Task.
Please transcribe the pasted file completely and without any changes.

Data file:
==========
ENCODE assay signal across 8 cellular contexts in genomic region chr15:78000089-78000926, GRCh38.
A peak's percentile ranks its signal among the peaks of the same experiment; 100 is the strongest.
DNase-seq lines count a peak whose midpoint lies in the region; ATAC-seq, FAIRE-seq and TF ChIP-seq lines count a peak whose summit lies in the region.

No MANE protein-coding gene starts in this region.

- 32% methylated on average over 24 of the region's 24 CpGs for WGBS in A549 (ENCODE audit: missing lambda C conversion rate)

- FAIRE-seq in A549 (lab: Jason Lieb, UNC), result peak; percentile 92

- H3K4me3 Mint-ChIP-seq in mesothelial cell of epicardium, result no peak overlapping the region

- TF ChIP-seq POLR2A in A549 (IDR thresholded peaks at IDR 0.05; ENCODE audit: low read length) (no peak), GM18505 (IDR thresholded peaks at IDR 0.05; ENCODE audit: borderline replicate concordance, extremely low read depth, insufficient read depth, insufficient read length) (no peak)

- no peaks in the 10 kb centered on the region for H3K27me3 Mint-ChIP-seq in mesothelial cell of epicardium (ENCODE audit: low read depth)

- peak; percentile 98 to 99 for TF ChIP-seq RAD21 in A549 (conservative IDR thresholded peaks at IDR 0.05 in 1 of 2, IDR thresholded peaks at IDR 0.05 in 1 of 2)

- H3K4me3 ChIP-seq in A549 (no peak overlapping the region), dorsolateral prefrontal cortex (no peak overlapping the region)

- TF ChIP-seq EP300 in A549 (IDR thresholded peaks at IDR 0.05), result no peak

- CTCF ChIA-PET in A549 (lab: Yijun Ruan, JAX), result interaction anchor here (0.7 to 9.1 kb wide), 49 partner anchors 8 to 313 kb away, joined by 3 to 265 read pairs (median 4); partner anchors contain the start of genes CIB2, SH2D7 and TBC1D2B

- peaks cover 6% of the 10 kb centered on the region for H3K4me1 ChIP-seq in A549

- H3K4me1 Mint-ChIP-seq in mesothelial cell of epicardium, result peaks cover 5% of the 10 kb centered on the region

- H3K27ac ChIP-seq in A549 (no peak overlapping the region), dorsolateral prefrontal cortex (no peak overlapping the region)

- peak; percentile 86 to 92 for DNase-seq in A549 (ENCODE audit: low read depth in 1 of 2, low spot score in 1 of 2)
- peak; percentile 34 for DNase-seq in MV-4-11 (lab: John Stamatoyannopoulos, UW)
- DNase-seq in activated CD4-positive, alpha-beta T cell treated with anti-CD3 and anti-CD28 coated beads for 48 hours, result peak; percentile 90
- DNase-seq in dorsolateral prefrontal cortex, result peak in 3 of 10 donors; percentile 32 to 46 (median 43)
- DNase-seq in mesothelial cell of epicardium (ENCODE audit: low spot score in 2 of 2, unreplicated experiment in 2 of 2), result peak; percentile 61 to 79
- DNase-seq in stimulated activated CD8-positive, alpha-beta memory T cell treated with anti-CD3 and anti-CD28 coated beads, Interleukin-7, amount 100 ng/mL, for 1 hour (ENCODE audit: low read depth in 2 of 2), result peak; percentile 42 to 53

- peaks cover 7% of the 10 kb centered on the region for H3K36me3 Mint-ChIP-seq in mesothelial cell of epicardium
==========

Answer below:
ENCODE assay signal across 8 cellular contexts in genomic region chr15:78000089-78000926, GRCh38.
A peak's percentile ranks its signal among the peaks of the same experiment; 100 is the strongest.
DNase-seq lines count a peak whose midpoint lies in the region; ATAC-seq, FAIRE-seq and TF ChIP-seq lines count a peak whose summit lies in the region.

No MANE protein-coding gene starts in this region.

- 32% methylated on average over 24 of the region's 24 CpGs for WGBS in A549 (ENCODE audit: missing lambda C conversion rate)

- FAIRE-seq in A549 (lab: Jason Lieb, UNC), result peak; percentile 92

- H3K4me3 Mint-ChIP-seq in mesothelial cell of epicardium, result no peak overlapping the region

- TF ChIP-seq POLR2A in A549 (IDR thresholded peaks at IDR 0.05; ENCODE audit: low read length) (no peak), GM18505 (IDR thresholded peaks at IDR 0.05; ENCODE audit: borderline replicate concordance, extremely low read depth, insufficient read depth, insufficient read length) (no peak)

- no peaks in the 10 kb centered on the region for H3K27me3 Mint-ChIP-seq in mesothelial cell of epicardium (ENCODE audit: low read depth)

- peak; percentile 98 to 99 for TF ChIP-seq RAD21 in A549 (conservative IDR thresholded peaks at IDR 0.05 in 1 of 2, IDR thresholded peaks at IDR 0.05 in 1 of 2)

- H3K4me3 ChIP-seq in A549 (no peak overlapping the region), dorsolateral prefrontal cortex (no peak overlapping the region)

- TF ChIP-seq EP300 in A549 (IDR thresholded peaks at IDR 0.05), result no peak

- CTCF ChIA-PET in A549 (lab: Yijun Ruan, JAX), result interaction anchor here (0.7 to 9.1 kb wide), 49 partner anchors 8 to 313 kb away, joined by 3 to 265 read pairs (median 4); partner anchors contain the start of genes CIB2, SH2D7 and TBC1D2B

- peaks cover 6% of the 10 kb centered on the region for H3K4me1 ChIP-seq in A549

- H3K4me1 Mint-ChIP-seq in mesothelial cell of epicardium, result peaks cover 5% of the 10 kb centered on the region

- H3K27ac ChIP-seq in A549 (no peak overlapping the region), dorsolateral prefrontal cortex (no peak overlapping the region)

- peak; percentile 86 to 92 for DNase-seq in A549 (ENCODE audit: low read depth in 1 of 2, low spot score in 1 of 2)
- peak; percentile 34 for DNase-seq in MV-4-11 (lab: John Stamatoyannopoulos, UW)
- DNase-seq in activated CD4-positive, alpha-beta T cell treated with anti-CD3 and anti-CD28 coated beads for 48 hours, result peak; percentile 90
- DNase-seq in dorsolateral prefrontal cortex, result peak in 3 of 10 donors; percentile 32 to 46 (median 43)
- DNase-seq in mesothelial cell of epicardium (ENCODE audit: low spot score in 2 of 2, unreplicated experiment in 2 of 2), result peak; percentile 61 to 79
- DNase-seq in stimulated activated CD8-positive, alpha-beta memory T cell treated with anti-CD3 and anti-CD28 coated beads, Interleukin-7, amount 100 ng/mL, for 1 hour (ENCODE audit: low read depth in 2 of 2), result peak; percentile 42 to 53

- peaks cover 7% of the 10 kb centered on the region for H3K36me3 Mint-ChIP-seq in mesothelial cell of epicardium